Brazil will launch its first self-developed satellite to focus on the destruction of tropical rainforests
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Amazonia-1 will be launched on Sunday. If all goes well, Brazil will become one of the 20th countries that can design, produce, launch and operate satellites. The mission of this satellite is to provide researchers with data updates on deforestation and agricultural activities in the world’s largest tropical rain forest.
Amazonia-1 is regarded as a milestone in Brazil. The development of the satellite began as early as 2008. The development process involved more than a dozen Brazilian companies with a total investment of 60 million U.S. dollars. Although this is a lot of money, mission planners say it is about one-sixth of the cost of importing a ready-made satellite from outside Brazil.
Amazonia-1 is the first of three satellites intended to monitor the Amazon rainforest to be built by the Brazilian National Institute of Space Research. All satellites in the future will use the same manufacturing platform. The satellite is 2.5 meters long and weighs 640 kilograms.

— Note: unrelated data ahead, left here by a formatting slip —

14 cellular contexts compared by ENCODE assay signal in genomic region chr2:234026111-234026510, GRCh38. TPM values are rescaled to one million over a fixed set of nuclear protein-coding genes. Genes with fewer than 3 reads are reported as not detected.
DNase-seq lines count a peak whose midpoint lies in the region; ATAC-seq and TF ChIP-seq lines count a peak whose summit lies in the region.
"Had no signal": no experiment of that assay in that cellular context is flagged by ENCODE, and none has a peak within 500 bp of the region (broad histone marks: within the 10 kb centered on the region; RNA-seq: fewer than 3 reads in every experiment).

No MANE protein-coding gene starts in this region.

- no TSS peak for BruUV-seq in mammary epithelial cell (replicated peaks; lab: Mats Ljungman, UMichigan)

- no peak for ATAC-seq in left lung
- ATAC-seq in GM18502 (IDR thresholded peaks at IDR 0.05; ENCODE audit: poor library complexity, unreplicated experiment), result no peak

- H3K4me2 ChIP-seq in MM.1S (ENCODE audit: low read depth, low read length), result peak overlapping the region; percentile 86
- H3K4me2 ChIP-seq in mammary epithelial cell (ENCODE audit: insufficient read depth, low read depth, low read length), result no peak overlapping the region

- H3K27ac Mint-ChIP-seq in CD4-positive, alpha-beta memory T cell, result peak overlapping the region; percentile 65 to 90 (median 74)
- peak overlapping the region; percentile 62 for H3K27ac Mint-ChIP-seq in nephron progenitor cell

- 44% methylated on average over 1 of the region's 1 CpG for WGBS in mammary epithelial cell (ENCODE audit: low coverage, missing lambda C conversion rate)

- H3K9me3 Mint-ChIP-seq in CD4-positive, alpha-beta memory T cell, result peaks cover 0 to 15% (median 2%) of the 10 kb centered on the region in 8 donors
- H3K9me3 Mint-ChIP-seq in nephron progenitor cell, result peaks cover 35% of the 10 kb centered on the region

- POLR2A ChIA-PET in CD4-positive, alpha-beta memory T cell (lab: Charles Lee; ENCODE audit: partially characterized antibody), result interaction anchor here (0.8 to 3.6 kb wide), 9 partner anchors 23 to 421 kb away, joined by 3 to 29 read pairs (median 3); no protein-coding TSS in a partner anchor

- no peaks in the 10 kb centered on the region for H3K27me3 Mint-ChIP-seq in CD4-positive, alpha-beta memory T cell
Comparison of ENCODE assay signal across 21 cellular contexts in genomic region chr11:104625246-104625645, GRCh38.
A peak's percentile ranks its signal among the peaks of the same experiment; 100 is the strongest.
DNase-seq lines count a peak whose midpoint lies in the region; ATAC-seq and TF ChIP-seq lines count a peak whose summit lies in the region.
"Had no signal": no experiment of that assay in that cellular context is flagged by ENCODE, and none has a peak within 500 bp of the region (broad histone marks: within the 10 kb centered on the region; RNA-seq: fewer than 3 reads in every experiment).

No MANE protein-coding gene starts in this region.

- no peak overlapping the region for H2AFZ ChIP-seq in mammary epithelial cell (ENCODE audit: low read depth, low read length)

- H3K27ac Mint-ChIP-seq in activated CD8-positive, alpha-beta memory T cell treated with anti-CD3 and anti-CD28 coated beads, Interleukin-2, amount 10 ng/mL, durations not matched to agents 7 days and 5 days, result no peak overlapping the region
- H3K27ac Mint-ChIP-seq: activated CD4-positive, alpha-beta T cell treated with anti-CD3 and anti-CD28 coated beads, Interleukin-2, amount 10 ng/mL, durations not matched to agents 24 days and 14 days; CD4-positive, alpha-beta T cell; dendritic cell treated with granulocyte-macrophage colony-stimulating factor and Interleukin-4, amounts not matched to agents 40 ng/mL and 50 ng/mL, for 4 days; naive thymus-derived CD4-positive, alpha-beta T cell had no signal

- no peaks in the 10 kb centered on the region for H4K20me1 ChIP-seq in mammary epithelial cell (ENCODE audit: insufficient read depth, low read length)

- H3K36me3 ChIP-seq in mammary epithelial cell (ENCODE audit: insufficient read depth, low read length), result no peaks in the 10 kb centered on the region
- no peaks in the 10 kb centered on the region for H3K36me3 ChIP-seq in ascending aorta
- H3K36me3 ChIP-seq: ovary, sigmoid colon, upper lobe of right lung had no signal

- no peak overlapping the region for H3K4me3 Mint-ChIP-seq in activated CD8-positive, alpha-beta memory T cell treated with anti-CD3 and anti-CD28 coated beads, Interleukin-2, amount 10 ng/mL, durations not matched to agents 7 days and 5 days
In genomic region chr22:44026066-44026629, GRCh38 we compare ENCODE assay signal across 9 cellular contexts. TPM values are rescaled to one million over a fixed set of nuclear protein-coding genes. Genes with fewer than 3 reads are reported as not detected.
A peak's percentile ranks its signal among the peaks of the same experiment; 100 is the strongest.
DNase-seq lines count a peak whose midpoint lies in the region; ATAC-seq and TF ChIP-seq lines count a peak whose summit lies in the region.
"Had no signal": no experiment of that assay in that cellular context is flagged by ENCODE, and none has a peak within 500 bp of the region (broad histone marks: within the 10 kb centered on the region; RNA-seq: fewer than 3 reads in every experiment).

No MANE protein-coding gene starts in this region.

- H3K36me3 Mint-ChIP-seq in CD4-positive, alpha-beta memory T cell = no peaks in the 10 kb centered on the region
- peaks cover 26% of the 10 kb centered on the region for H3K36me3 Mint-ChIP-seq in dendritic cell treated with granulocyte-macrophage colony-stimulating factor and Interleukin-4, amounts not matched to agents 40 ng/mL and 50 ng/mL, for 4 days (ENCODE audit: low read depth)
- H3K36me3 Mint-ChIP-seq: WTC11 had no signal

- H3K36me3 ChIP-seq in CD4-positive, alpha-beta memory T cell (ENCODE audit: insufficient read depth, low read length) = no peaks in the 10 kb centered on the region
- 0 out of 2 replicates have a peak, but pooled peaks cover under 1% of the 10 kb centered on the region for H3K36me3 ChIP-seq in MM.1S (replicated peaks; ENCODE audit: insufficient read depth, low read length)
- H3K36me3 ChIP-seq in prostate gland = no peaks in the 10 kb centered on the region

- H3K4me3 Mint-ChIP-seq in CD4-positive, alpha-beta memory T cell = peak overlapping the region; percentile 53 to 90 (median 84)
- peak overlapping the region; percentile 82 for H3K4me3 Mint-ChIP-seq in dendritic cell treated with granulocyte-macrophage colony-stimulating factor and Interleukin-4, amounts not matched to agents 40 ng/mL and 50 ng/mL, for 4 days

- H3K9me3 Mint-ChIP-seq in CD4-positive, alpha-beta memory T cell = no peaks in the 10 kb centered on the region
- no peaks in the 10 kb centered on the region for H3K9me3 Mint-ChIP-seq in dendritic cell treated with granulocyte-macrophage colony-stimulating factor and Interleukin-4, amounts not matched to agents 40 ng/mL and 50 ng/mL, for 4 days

There are 6 kilometers of cables and three wide-angle cameras inside the Amazonia-1 structure, which can detect any deforestation area larger than 4 football fields. The satellite was originally planned to be launched in 2018, but due to lack of funds, the operator delayed the components and launch. Putting a satellite into orbit is not a complete guarantee, because Brazil has a history of satellite launches. As early as 2003, when trying to launch a satellite, the rocket exploded. Not only did it not complete the launch, it also killed 21 people.